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Tub. I often came where I did hear of her, but cannot find her.
Shy. Why there, there, there, there! a diamond gone, coft me two thousand ducats in Frankfort! the curfe never fell upon our nation 'till now, I never felt it 'till now; two thousand ducats in that, and other precious, precious jewels! I would, my daughter were dead at my foot, and the jewels in her ear; O, would The were hers'd at my foot, and the ducats in her coffin. No news of them; why, fo! and I know not what's spent in the fearch: why, thou lofs upon lofs! the thief gone with fo much, and fo much to find the thief; and no fatisfaction, no revenge, nor no ill luck ftirring, but what lights o' my fhoulders; no fighs but o' my breathing, no tears but o' my fhedding.
Tub. Yes, other men have ill luck too; Anthonio, as I heard in Genoua
Shy. What, what, what? ill luck, ill luck? Tub. Hath an Argofie caft away, coming from Tripolis.
Shy. I thank God, I thank God; is it true? is it true?
Tub I fpoke with fome of the failors that escaped the wreck.
Shy. I thank thee, good Tubal; good news, good news; ha, ha, where? in Genoua?
Tub. Your daughter fpent in Genoua, as I heard, one night, fourscore ducats.
Shy. Thou ftick'ft a dagger in me; I fhall never fee my gold again; fourscore ducats at a fitting, fourfcore ducats!
Tub. There came divers of Anthonio's creditors in my company to Venice, that fwear he cannot chuse but break.
Shy. I am glad of it, I'll plague him, I'll torture him; I am glad of it.
Tub. One of them fhew'd me a ring, that he had of your daughter for a monky.
Shy. Out upon her! thou tortureft me, Tubal; it was my Turquoife, I had it of Leah when I was a batchelor; I would not have given it for a wilderness of monkies.
Tub. But Anthonio is certainly undone.
Shy. Nay, that's true, that's very true; go fee me an officer, befpeak him a fortnight before. I will have the heart of him, if he forfeit; for were he out of Venice, I can make what merchandize I will: go, go, Tubal, and meet me at our fynagogue; go, good Tubal; at our fynagogue, Tubal. [Exeunt.
Changes to Belmont.
Enter Baffanio, Portia, Gratiano, and Attendants. The Caskets are fet out.
Pray you, tarry; pause a day or two,
Mine own, I would fay: but if mine, then yours;
Bal. Let me chufe:
For as I am, I live upon the rack.
Por. Upon the rack, Bassanio? then confefs,
Baff. None, but that ugly treafon of mistruft,
Por. Ay, but, I fear, you speak upon the rack; Where men enforced do fpeak any thing.
Baff. Promise me life, and I'll confess the truth.
Had been the very fum of my
4 Let fortune go to hell for it. nat I.] This line is very obfcure. The form of the expreffion alludes to what she had faid of being forfworn. After fome struggle, fhe refolves to keep her oath And then fays, Let fortune go to hell for it. For what! not for telling or favouring Baffanio, which was the temptation fhe then lay under: for fortune had taken no oath. And, furely, for the more favouring a man of merit, fortune did not deferve (confidering how rarely the tranfgreffes this way) fo fevere a fentence. Much lefs could the fpeaker, who favour'd Baffanio, think fo. The meaning then muit be, Let fortune rather go to bell for not favouring Baffanio, than I for favouring him. So loofely does our author fometimes ufe his pronouns. - not I does not fignify, Let not I go to hell; for then it should be Let not me. But it is a diftinct fentence of itself. And is a very common proverbial fpeech, fignifying, I will have nothing to do with it. Which if the Oxford Editor had confidered, he might have fpared his pains in changing I into me.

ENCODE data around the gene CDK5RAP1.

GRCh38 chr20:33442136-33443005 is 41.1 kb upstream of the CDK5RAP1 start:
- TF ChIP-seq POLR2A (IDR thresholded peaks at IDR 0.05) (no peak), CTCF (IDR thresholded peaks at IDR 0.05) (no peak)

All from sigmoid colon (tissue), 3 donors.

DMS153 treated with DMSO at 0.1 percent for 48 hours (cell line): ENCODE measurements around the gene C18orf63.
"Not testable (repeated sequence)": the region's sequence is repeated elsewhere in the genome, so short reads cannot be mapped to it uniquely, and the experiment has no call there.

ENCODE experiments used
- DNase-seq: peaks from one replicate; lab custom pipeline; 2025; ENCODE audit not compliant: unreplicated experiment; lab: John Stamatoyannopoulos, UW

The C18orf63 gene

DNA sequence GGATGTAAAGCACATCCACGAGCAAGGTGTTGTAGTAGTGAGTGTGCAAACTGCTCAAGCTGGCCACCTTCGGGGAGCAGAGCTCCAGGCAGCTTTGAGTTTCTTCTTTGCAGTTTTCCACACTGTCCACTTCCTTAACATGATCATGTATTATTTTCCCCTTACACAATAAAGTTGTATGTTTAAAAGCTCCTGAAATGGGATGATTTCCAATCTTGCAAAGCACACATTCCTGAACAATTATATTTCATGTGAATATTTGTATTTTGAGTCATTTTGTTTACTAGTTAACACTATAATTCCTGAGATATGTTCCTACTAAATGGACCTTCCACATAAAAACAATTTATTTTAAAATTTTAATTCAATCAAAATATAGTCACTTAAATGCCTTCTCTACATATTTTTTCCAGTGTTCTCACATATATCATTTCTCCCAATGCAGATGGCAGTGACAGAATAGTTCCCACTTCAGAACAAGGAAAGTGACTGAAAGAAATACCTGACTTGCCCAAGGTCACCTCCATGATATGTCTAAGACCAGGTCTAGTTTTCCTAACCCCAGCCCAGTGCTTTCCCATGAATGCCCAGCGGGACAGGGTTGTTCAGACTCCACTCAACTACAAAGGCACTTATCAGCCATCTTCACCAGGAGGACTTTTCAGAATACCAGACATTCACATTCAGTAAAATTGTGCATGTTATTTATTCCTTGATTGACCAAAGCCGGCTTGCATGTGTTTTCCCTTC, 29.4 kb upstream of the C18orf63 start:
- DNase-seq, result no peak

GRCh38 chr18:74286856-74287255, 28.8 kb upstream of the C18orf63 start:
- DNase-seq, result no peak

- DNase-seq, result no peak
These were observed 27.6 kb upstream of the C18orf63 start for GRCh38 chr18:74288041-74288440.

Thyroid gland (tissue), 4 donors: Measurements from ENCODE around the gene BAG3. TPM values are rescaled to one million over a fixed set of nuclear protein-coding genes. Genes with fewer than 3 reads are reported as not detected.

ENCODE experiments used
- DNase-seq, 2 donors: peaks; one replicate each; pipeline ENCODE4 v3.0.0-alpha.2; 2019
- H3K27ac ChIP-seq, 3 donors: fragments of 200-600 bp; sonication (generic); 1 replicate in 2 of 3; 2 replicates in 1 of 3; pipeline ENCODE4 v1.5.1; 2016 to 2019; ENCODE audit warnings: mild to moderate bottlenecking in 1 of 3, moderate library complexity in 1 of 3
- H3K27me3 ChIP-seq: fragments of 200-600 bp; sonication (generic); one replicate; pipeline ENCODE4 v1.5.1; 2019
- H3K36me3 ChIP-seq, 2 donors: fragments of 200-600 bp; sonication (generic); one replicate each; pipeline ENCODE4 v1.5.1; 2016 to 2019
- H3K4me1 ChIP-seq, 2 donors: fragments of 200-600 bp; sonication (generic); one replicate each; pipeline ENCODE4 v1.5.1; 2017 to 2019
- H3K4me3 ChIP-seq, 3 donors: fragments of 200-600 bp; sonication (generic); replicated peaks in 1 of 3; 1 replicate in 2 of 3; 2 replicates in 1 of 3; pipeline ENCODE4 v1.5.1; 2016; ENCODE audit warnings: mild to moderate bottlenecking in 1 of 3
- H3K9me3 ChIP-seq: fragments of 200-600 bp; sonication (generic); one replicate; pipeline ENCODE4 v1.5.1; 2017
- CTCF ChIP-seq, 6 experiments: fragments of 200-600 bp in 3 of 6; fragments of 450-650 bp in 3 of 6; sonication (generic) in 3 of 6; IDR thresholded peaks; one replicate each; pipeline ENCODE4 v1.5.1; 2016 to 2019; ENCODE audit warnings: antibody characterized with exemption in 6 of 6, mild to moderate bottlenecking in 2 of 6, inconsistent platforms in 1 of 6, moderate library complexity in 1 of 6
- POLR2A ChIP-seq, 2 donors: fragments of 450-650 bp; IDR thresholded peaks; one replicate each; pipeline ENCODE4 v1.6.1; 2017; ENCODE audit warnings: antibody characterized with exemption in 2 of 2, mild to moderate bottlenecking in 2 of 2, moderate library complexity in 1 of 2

Doth teach me anfwers for deliverance!
Let mufick found, while he doth make his choice;
A Song, whilft Baffanio comments on the caskets to bimfelf.
Tell me, where his fancy bred,
It is engender'd in the eye,
Let us all ring fancy's knell.
Ball. So may the outward fhows be leaft themselves: The world is ftill deceiv'd with Ornament. In law, what plea fo tainted and corrupt, But being feafon'd with a gracious voice, Obfcures the show of evil? in religion, What damned error, but some sober brow Will blefs it, and approve it with a text, Hiding the groffnefs with fair ornament? There is no vice fo fimple, but affumes Some mark of virtue on its outward parts. How many cowards, whofe hearts are all as falfe As ftairs of fand, wear yet upon their chins The beards of Hercules and frowning Mars; Who, inward fearcht, have livers white as milk? And these affume but valour's excrement, To render them redoubted. Look on beauty, And you fhall fee 'tis purchas'd by the weight, Which therein works a miracle in nature, Making them lightest, that wear most of it. So are those crispy fnaky golden locks, Which make fuch wanton gambols with the wind Upon fuppofed fairness, often known To be the dowry of a fecond head, The skull, that bred them, in the fepulchre. Thus Ornament is but the guilty fhore To a most dang'rous fea; the beauteous scarf Veiling an Indian beauty; in a word, The feeming truth which cunning times put on T'entrap the wifeft. Then, thou gaudy gold, Hard food for Midas, I will none of thee: Nor none of thee, thou pale and common drudge 'Tween man and man: but thou, thou meager lead,